14 Apr Happiness is…in friendships
by Marshall Goldsmith for BusinessWeek
If you want to acquire a sense of meaning and happiness, enlist a friend to assist you on a regular basis. All it takes is one phone call a day
In my work, the most frequent question I hear is: “What is the one quality that differentiates truly successful people from everyone else?” My answer is always the same: Successful people spend a large part of their lives engaging in activities that simultaneously provide meaning and happiness.
In other words, truly successful people have what I call mojo. The twin goals of meaning and happiness are what govern my operational definition: Mojo is that positive spirit toward what we are doing now that starts from the inside and radiates to the outside. Our mojo is evident when the good feelings we have toward what we are doing come from inside us and are apparent for everyone else to see. There is no gap between the positive way we perceive ourselves_ã”and how we are perceived by others. Of course, the only person who can define meaning and happiness for you is you, and my goal in writing my most recent book, Mojo, is to help people define and achieve it.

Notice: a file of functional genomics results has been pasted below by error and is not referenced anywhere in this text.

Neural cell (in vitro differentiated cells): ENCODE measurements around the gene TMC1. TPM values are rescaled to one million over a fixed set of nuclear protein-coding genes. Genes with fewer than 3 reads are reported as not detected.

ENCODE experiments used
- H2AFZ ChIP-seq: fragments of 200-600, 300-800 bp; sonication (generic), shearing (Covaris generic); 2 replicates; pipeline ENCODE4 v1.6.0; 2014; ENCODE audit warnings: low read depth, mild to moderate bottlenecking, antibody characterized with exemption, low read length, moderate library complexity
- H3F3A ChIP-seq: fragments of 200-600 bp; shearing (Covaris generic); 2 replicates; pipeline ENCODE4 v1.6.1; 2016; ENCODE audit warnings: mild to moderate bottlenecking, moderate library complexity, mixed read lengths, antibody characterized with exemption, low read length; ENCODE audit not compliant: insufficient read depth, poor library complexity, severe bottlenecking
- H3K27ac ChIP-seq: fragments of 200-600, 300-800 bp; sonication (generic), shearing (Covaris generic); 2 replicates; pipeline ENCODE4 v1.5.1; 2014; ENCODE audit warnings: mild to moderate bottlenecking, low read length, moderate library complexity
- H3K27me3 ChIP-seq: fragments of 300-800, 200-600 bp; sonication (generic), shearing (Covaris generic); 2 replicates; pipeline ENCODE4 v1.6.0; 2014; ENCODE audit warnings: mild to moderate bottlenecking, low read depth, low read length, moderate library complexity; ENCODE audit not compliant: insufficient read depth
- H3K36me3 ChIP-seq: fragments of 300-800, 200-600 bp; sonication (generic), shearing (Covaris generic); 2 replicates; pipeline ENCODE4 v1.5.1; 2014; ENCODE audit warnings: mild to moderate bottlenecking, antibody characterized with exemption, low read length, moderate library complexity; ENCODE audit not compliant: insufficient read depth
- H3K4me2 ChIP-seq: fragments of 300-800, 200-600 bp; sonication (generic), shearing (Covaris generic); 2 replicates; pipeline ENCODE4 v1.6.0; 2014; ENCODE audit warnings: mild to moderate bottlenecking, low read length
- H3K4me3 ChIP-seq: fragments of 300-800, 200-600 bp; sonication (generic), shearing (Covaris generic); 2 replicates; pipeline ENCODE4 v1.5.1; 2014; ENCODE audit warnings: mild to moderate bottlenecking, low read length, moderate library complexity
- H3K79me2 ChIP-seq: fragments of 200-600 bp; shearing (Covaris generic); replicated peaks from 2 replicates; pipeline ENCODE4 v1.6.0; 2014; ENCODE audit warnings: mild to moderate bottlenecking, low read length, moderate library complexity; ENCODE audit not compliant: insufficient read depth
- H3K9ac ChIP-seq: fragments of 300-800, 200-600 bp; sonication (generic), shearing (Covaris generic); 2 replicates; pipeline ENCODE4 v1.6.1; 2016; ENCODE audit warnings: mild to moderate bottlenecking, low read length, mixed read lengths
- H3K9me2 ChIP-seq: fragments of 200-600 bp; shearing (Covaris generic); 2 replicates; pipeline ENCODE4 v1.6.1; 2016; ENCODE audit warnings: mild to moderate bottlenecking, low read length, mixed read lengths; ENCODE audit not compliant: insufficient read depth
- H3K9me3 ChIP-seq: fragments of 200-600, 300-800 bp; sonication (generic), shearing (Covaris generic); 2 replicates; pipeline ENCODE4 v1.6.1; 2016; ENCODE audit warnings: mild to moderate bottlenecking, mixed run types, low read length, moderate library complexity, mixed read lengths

An exercise you can do easily is to ask yourself after a typical activity that you do every day: How happy was I? How meaningful was it? Rate your answers on a 1-to-10 scale. There are no right or wrong answers, and this is not a one-time test. This is something you can do for a few days, and you will find that patterns emerge. You’ll soon see areas where you have strong mojo and where you have weak mojo. Once you see the patterns, you may ask yourself: “Is this really what I should be doing?”
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